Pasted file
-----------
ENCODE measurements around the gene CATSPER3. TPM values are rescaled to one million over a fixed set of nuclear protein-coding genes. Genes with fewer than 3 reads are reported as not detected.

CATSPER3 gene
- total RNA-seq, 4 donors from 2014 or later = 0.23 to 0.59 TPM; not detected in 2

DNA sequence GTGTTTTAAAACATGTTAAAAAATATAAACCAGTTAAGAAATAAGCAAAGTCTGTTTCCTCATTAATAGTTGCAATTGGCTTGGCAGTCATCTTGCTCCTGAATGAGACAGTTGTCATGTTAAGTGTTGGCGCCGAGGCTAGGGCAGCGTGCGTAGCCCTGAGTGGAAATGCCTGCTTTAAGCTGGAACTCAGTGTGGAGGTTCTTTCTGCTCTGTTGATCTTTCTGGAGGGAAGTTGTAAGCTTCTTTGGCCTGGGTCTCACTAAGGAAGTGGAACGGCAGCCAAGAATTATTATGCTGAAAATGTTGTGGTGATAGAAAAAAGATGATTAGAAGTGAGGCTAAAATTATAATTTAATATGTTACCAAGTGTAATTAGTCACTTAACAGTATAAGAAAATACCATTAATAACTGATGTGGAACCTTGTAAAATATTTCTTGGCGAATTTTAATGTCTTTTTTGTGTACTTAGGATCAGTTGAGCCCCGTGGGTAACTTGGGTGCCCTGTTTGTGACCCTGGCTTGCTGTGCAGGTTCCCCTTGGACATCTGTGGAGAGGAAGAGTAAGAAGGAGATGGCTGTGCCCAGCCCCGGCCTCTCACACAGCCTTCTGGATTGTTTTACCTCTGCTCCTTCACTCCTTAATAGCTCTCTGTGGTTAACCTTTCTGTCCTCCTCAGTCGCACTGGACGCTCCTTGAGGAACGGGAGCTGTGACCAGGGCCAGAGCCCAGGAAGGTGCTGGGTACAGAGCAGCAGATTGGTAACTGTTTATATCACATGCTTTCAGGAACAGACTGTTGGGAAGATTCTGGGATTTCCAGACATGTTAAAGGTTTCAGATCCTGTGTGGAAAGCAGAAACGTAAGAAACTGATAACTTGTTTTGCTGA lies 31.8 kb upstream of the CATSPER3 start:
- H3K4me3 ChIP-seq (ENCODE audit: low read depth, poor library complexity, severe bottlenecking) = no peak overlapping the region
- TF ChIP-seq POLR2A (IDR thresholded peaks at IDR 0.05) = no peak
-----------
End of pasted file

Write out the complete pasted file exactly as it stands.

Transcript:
ENCODE measurements around the gene CATSPER3. TPM values are rescaled to one million over a fixed set of nuclear protein-coding genes. Genes with fewer than 3 reads are reported as not detected.

CATSPER3 gene
- total RNA-seq, 4 donors from 2014 or later = 0.23 to 0.59 TPM; not detected in 2

DNA sequence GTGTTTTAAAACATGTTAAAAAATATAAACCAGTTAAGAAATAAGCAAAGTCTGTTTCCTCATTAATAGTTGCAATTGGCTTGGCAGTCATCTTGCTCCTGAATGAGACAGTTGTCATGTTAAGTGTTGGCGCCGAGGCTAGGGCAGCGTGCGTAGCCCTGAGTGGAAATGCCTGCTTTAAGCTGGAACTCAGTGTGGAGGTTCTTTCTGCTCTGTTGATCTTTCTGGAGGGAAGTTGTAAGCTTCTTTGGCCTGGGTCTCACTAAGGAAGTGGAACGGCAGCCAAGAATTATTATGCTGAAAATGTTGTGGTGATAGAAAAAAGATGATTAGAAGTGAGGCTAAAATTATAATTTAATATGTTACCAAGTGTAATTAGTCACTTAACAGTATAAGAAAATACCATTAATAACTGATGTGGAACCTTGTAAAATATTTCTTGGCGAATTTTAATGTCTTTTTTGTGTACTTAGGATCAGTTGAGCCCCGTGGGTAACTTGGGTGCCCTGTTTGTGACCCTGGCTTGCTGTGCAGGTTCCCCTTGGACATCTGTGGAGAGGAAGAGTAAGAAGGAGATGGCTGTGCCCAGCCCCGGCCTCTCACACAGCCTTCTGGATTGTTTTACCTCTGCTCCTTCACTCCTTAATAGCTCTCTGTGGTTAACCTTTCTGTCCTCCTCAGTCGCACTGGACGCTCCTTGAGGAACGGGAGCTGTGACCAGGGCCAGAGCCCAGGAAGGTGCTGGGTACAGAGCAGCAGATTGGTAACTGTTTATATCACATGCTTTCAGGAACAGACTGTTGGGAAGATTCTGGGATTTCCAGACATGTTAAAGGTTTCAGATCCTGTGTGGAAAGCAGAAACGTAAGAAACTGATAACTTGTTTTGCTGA lies 31.8 kb upstream of the CATSPER3 start:
- H3K4me3 ChIP-seq (ENCODE audit: low read depth, poor library complexity, severe bottlenecking) = no peak overlapping the region
- TF ChIP-seq POLR2A (IDR thresholded peaks at IDR 0.05) = no peak